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15 April 2024

Artistic weapons of self defence still enjoy good demand despite crisis

Shansherov holds the walking stick that has a hidden weapon. (ERIK ARAZAS)

By Nadim Kawach

In the middle of nowhere in the gigantic Urals Mountains that split Russia into European and Asian parts, a tiny company that does not make guns came to the arms show in Abu Dhabi. As if to underscore its smallness, the company has rented a tiny stand at Idex show not exceeding eight square metres.

Visitors to Idex looked with curiosity at the stand's contents that include only ornamented daggers and knives. They seemed more curious when they spot a walking stick with a horse's head amidst those blades and their curiosity was converted into surprise when they were told about the stick's value.

"Its price is $320,000 (Dh1.17 million)," Andrey Shansherov, General Director of Status Gifts Foundation told the visitors as he pointed at the stick resting behind his stand's glass front. What made the visitors more surprised was that what a walking stick is doing at an exhibition that includes the most dangerous and fatal weapons.

"It is not just a walking stick," retorted Shansherov. "It is also a hidden weapon."

To their surprise, Shansherov seized the stick's handle with one hand and its edge with the other hand and pulled them apart to reveal a 50-cm sharp and pointed rod reminiscent of that used by Spanish matador in delivering the final blow to an attacking bull that outsises him by nearly three times.

Shansherov pushed the steel blade back into its sheath and it quickly reverted to a walking stick again. He leaned it carefully beyond the well-lit glass front and told the curious audience why it is so expensive.

"The upper part of the handle is made of pure silver and the lower part of pure gold. Another part is made of ebony while the blade is made of the finest steel metal… but what makes it so valuable, is that the internal part of the handle is ornamented with numerous precious gem stones" he said.

"This stick is hand-made… it takes us nearly a year to produce such an item, which we call a hidden weapon and at the same time a piece of art. We make such items for people who have a hobby of art collection."

Since it targets selective clients, Status's production is limited, not exceeding 100 pieces. Its employees at its tiny factory in the Ural mountainous town of Zlatoust also do not exceed 30, who toil round the clock to produce fine hand-made sharp objects for specific customers.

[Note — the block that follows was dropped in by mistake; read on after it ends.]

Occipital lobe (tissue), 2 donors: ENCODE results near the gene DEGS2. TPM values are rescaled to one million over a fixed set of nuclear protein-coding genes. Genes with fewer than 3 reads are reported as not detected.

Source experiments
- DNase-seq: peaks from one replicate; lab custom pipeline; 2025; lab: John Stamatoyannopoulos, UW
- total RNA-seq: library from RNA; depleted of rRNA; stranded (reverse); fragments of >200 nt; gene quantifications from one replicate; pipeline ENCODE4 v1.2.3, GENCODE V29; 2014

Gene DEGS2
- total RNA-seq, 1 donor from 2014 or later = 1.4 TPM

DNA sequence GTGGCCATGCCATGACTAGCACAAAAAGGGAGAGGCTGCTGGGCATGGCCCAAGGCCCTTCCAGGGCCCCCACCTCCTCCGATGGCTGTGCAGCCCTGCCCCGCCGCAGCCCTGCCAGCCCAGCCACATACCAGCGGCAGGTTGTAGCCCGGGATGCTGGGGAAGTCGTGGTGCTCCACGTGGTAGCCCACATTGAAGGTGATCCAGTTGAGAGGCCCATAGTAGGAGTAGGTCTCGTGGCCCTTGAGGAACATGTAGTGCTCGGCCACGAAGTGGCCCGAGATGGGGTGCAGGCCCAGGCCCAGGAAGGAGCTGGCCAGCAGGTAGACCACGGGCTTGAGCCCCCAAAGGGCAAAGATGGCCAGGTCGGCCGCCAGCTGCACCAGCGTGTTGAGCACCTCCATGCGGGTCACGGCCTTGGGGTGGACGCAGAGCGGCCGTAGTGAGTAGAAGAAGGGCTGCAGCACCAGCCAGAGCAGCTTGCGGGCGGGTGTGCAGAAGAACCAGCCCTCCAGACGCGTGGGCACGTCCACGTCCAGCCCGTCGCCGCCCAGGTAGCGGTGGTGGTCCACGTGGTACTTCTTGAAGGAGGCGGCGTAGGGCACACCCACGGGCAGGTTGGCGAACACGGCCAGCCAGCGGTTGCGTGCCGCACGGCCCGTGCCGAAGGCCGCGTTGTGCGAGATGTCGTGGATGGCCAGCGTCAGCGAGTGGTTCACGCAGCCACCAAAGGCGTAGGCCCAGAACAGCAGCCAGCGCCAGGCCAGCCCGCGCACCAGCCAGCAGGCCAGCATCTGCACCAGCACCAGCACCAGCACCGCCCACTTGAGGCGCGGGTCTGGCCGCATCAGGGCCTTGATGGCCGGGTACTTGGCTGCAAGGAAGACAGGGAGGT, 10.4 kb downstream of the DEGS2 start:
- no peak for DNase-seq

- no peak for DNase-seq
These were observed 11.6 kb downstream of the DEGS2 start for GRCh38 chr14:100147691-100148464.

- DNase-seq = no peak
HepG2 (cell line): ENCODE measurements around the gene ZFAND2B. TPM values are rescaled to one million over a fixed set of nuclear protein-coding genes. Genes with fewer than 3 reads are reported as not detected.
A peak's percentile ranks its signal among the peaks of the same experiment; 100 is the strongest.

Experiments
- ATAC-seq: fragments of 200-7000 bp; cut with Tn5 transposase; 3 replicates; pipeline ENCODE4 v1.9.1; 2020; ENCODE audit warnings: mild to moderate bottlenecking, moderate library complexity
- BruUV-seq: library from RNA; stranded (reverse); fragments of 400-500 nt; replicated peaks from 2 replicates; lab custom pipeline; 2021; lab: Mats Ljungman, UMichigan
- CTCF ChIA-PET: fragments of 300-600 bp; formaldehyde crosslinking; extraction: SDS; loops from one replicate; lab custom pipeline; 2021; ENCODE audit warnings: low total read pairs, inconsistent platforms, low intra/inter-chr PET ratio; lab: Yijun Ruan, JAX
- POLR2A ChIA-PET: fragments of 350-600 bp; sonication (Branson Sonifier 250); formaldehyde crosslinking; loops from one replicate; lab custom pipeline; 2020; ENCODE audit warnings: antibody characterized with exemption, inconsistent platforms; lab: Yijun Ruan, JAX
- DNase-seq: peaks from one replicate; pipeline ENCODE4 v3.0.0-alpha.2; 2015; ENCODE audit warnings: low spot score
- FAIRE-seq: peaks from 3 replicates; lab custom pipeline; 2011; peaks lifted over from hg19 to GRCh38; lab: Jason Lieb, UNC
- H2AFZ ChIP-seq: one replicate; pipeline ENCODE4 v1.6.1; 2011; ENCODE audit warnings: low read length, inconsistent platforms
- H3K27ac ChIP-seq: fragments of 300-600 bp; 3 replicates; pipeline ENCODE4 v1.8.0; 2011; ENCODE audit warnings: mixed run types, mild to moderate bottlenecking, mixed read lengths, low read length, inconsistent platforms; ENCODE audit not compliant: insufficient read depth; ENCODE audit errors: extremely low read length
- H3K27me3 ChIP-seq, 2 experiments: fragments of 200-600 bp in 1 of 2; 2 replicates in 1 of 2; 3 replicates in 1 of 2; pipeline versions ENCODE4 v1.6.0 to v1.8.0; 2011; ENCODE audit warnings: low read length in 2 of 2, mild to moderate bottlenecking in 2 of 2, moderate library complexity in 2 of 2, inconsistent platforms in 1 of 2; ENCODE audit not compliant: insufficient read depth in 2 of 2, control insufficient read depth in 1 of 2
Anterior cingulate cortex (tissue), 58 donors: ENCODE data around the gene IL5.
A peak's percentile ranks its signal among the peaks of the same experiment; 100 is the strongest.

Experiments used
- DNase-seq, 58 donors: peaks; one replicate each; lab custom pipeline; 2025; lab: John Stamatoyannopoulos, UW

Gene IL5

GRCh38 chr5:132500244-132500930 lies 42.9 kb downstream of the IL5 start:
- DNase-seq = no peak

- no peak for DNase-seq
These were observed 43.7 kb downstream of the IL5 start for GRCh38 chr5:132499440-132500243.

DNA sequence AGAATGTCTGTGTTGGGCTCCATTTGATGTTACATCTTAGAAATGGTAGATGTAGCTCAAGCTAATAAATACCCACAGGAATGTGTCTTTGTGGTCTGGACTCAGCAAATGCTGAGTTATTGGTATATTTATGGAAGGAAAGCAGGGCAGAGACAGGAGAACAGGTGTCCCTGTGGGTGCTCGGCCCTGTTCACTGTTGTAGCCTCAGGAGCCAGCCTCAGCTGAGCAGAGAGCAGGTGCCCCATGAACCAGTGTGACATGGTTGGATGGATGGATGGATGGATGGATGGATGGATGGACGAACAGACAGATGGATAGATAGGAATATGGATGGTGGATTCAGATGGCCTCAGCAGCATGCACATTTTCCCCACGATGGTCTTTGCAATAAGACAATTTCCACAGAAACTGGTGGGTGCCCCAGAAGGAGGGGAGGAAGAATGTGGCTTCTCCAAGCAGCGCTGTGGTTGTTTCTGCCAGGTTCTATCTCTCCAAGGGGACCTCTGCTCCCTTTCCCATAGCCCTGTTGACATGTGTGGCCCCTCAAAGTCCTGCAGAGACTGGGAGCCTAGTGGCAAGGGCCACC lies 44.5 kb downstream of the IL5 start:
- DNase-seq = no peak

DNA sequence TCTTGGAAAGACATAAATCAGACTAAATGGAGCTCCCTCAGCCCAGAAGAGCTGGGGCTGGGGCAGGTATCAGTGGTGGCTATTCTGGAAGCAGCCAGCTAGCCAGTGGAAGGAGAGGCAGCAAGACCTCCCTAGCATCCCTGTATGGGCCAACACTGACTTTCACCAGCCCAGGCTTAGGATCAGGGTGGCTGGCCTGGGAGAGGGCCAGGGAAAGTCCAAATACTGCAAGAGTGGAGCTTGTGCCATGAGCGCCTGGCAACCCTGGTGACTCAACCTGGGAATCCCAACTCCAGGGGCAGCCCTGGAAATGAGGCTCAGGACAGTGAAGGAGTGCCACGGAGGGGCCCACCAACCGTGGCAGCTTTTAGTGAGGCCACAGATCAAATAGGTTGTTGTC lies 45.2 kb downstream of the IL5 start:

An Arabian-style curved sword lying next to the walking stick at Idex was another surprise to the visitors as its blade was carved with the Holy Quran verses.

Parts of the sword are real gold and others were gold plated. Its curved blade is made of what Shansherov described as "Damascus plated steel. Its price is $320,000 and I think it is underpriced. We took a long time to finish this hand-made sword and you can see why… as for the Holy Quran verse, it was done by a Muslim female worker at our factory," he said.

Next to the sword was a $7,200 dagger whose handle is made of a bronze lioness's head. Two other ornamented knives are valued at $6,400 and $3,800 while a $6,000 stiletto was also on display.

Shansherov said they had sold hundreds of pieces in Russia and other countries since they set up their little factory 10 years ago and they are now looking for customers in the UAE.

He said he believed people in the UAE and other Gulf countries love unique weapons and collections.

On the first day of the display at Idex, his walking stick caught the attention of General Sheikh Mohammed bin Zayed Al Nahyan, Crown Prince of Abu Dhabi and Deputy Supreme Commander of the UAE Armed Forces.

"He passed here and looked at the stick then walked away," Shansherov said. "He looked interested but he was clearly busy on the first day of the show."

Shansherov said Status had chosen Urals as its base nearly 10 years ago because the region is very rich in gold and other precious metals. He said the company chose to make such weapons to follow a tradition that was born nearly 200 years ago.

"After the end of the Russian-French war in 1812, the tsar issued an order to weapons manufacturers to start producing daggers and other similar weapons as there were no such weapons at that time… ever since, too many companies started to be involved in this business."

Ironically, instead of depressing its production, the global financial crisis was a shot in the arms for Status's business.

"On the contrary, our business has increased since the international meltdown began," Vladimir said.

"This is because people normally go for secure investment when there is a crisis and buying our items is a good investment."